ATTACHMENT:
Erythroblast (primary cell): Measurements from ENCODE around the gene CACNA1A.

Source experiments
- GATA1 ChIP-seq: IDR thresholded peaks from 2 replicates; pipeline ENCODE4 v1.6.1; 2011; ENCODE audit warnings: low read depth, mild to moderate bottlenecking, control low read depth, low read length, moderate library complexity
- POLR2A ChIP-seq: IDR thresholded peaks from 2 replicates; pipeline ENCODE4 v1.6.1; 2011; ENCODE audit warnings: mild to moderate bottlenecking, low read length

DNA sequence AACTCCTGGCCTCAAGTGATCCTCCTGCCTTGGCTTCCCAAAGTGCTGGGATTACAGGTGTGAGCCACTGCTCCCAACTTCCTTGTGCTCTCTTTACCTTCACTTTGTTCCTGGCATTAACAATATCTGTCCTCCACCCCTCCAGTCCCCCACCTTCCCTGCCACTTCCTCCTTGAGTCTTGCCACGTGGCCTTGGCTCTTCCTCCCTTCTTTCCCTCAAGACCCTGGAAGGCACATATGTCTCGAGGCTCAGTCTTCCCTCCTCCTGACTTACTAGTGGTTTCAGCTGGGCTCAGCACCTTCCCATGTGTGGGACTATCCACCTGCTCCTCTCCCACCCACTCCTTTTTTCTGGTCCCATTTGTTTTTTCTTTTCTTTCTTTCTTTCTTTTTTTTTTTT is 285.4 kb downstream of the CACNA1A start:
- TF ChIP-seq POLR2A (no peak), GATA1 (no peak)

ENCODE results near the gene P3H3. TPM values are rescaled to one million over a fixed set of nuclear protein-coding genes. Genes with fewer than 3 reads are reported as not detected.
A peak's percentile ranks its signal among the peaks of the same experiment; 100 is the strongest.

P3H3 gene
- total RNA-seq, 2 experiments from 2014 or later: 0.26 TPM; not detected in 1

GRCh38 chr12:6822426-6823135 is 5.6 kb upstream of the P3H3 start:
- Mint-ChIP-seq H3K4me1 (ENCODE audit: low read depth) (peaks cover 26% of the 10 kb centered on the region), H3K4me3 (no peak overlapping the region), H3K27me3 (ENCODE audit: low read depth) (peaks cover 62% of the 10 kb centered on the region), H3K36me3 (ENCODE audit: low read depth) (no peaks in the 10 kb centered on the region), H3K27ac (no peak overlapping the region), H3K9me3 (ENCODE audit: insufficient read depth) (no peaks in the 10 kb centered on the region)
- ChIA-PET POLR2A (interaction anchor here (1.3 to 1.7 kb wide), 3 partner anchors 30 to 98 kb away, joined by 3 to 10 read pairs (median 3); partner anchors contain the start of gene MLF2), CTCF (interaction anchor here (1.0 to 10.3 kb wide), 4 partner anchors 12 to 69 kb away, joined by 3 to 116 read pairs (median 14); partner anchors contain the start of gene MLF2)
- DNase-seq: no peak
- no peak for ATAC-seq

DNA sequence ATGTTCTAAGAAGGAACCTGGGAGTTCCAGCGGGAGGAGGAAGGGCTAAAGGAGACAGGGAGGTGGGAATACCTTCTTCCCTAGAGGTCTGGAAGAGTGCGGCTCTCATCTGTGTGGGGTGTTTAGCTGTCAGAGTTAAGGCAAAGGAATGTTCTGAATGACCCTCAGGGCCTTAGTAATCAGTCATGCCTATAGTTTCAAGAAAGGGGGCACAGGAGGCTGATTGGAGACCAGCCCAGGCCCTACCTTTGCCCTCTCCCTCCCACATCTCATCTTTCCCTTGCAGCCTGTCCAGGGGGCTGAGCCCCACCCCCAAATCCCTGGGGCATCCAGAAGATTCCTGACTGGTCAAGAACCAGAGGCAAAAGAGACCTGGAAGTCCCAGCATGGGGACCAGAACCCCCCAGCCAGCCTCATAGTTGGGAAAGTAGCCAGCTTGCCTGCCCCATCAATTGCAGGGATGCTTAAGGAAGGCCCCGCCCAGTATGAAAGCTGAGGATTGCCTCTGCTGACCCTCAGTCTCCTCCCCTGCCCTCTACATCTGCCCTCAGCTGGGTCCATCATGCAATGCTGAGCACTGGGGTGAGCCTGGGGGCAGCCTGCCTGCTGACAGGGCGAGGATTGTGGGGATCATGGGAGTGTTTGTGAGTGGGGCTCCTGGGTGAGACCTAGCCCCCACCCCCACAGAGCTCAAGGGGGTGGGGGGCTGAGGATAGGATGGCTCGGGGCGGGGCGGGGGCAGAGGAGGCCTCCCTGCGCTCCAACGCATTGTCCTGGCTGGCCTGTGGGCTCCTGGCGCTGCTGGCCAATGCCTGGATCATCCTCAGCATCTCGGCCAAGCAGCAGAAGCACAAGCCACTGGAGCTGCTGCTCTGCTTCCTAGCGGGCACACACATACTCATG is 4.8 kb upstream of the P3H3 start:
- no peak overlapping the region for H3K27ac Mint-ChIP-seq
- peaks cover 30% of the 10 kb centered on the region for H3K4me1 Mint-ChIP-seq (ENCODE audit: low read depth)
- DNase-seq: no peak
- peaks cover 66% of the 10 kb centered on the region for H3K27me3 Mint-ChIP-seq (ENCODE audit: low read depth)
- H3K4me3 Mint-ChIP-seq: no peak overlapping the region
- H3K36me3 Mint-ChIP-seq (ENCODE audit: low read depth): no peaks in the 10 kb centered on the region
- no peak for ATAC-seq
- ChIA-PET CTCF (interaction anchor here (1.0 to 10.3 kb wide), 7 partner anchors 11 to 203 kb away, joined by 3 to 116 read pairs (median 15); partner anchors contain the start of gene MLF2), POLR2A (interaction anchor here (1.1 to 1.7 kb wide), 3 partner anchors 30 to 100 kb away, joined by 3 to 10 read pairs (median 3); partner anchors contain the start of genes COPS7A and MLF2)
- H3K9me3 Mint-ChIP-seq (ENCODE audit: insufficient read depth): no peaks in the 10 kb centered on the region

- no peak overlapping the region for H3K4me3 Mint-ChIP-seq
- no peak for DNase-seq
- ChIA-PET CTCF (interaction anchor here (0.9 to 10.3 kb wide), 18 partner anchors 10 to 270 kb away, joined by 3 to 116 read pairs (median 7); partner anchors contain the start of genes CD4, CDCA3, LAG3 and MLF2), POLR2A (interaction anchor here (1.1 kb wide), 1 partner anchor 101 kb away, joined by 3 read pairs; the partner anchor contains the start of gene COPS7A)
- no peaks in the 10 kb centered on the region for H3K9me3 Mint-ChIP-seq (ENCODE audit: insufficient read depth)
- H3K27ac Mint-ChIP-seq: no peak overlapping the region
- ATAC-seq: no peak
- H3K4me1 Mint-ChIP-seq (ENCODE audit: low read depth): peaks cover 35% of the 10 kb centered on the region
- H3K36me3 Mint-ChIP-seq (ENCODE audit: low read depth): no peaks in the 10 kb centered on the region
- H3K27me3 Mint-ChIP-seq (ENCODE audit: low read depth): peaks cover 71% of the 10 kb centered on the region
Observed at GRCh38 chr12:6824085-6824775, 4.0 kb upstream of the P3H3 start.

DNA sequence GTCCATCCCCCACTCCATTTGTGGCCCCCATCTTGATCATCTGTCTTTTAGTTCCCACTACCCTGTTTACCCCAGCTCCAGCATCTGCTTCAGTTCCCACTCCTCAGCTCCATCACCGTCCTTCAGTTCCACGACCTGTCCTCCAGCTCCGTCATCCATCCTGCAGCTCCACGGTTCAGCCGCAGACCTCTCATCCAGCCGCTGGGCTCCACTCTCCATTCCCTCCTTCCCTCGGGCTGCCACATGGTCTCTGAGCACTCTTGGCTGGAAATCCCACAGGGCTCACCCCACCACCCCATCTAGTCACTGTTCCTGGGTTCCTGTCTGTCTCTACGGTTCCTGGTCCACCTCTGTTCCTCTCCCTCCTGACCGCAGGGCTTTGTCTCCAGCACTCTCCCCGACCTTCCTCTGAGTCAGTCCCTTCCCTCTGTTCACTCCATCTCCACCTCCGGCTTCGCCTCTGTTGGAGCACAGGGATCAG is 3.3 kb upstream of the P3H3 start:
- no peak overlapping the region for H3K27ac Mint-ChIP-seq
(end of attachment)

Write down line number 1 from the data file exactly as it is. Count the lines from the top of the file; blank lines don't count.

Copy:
Erythroblast (primary cell): Measurements from ENCODE around the gene CACNA1A.